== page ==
The Little Review (littlereview) wrote,
The Little Review

Poem for Monday and Mount Vernon Revolutionary Skirmish

To His Excellency General Washington
By Phillis Wheatley

Celestial choir! enthron’d in realms of light,
Columbia’s scenes of glorious toils I write.
While freedom’s cause her anxious breast alarms,
She flashes dreadful in refulgent arms.
See mother earth her offspring’s fate bemoan,
And nations gaze at scenes before unknown!
See the bright beams of heaven’s revolving light
Involved in sorrows and the veil of night!
The Goddess comes, she moves divinely fair,
Olive and laurel binds Her golden hair:
Wherever shines this native of the skies,
Unnumber’d charms and recent graces rise.

Muse! Bow propitious while my pen relates
How pour her armies through a thousand gates,
As when Eolus heaven’s fair face deforms,
Enwrapp’d in tempest and a night of storms;
Astonish’d ocean feels the wild uproar,
The refluent surges beat the sounding shore;
Or think as leaves in Autumn’s golden reign,
Such, and so many, moves the warrior’s train.
In bright array they seek the work of war,
Where high unfurl’d the ensign waves in air.
Shall I to Washington their praise recite?
Enough thou know’st them in the fields of fight.
Thee, first in peace and honors—we demand
The grace and glory of thy martial band.
Fam’d for thy valour, for thy virtues more,
Hear every tongue thy guardian aid implore!

One century scarce perform’d its destined round,
When Gallic powers Columbia’s fury found;
And so may you, whoever dares disgrace
The land of freedom’s heaven-defended race!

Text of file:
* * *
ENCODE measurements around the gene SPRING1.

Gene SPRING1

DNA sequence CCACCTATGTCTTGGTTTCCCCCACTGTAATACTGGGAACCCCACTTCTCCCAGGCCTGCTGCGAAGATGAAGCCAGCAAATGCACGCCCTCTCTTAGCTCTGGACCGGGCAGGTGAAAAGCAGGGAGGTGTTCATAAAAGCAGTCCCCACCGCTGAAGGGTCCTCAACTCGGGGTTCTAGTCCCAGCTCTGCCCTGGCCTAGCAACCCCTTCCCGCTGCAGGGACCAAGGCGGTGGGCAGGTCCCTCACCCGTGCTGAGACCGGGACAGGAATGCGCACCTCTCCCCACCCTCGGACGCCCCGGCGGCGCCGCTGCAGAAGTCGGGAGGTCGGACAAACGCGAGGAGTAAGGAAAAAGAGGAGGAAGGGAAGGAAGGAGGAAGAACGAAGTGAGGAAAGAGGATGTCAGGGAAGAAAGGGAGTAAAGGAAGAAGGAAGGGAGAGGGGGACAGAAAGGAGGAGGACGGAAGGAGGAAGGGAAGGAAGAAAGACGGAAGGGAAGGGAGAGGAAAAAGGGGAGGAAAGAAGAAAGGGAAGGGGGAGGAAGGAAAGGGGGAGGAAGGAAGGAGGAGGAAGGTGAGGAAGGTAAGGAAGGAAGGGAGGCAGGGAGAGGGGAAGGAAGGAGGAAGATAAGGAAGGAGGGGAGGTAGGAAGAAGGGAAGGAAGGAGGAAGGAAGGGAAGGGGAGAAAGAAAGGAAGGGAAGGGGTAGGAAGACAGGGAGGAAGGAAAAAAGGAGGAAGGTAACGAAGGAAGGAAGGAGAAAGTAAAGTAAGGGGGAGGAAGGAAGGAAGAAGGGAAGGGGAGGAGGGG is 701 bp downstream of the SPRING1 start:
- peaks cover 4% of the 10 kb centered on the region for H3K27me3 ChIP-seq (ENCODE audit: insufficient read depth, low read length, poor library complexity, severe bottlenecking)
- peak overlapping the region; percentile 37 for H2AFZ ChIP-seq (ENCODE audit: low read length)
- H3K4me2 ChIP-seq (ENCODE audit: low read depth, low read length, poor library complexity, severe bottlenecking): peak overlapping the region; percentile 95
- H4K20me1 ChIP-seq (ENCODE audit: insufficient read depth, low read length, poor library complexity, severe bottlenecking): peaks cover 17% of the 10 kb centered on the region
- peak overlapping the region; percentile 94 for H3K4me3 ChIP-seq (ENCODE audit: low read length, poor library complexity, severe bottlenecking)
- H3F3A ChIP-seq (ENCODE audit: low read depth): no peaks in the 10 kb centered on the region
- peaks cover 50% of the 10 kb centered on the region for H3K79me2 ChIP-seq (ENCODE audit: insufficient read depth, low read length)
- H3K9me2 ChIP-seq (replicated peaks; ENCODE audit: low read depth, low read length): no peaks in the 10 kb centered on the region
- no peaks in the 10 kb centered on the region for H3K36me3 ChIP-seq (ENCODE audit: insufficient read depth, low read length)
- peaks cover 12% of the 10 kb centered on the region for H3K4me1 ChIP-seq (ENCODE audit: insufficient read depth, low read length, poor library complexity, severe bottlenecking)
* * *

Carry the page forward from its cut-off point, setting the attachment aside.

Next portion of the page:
Fix’d are the eyes of nations on the scales,
For in their hopes Columbia’s arm prevails.
Anon Britannia droops the pensive head,
While round increase the rising hills of dead.
Ah! Cruel blindness to Columbia’s state!
Lament thy thirst of boundless power too late.

Proceed, great chief, with virtue on thy side,
Thy ev’ry action let the Goddess guide.
A crown, a mansion, and a throne that shine,
With gold unfading, WASHINGTON! Be thine.


It was unseasonably cool for Beltane -- probably too chilly for what the traditional rhyme says the first of May is for, and it rained hard all morning -- but in the late morning Paul and I went to Mount Vernon, where we met Cheryl and went to see the Revolutionary War reenactment going on all weekend, including a battle demonstration by several hundred soldiers in George Washington's army as well as Redcoats, Hessians on horseback, and some very loud cannons. We also got to see this spring's lambs, the batteau being built in the lower farm, some of the craftspeople and farmers who work on the estate, and the many tents put up for the officers and ladies staying for the event.

We ate lunch at Mount Vernon (there was bread and cheese for sale by the battlefield, plus the excellent cheese always for sale in the cafe there), visited the chickens and pigs, saw lots of wild birds including the ospreys who built a nest down by the dock, and eventually drove home along the river near dinnertime, which we decided should be peanut soup in Washington's honor. I was on the phone through half of Madam Secretary so I missed what set certain events in motion but I saw how they played out, and we watched Elementary (needs more Watson, not to mention Moriarty) around some of the Yankees-Red Sox game. Here are some photos from the Revolution:


  • Poem for Wednesday

    Good News By Linda Gregerson 1. The hobbled, the halt, the hasten-to-blame-it-on- childhood crowd, the undermined and over- their-heads, the…

  • Poem for Saturday

    Soliloquy of the Solipsist By Sylvia Plath I? I walk alone; The midnight street Spins itself from under my feet; When my eyes shut These dreaming…

  • Poem for Friday

    The Sciences Sing a Lullabye By Albert Goldbarth Physics says: go to sleep. Of course you're tired. Every atom in you has been dancing the shimmy…

  • Post a new comment


    Anonymous comments are disabled in this journal

    default userpic

    Your IP address will be recorded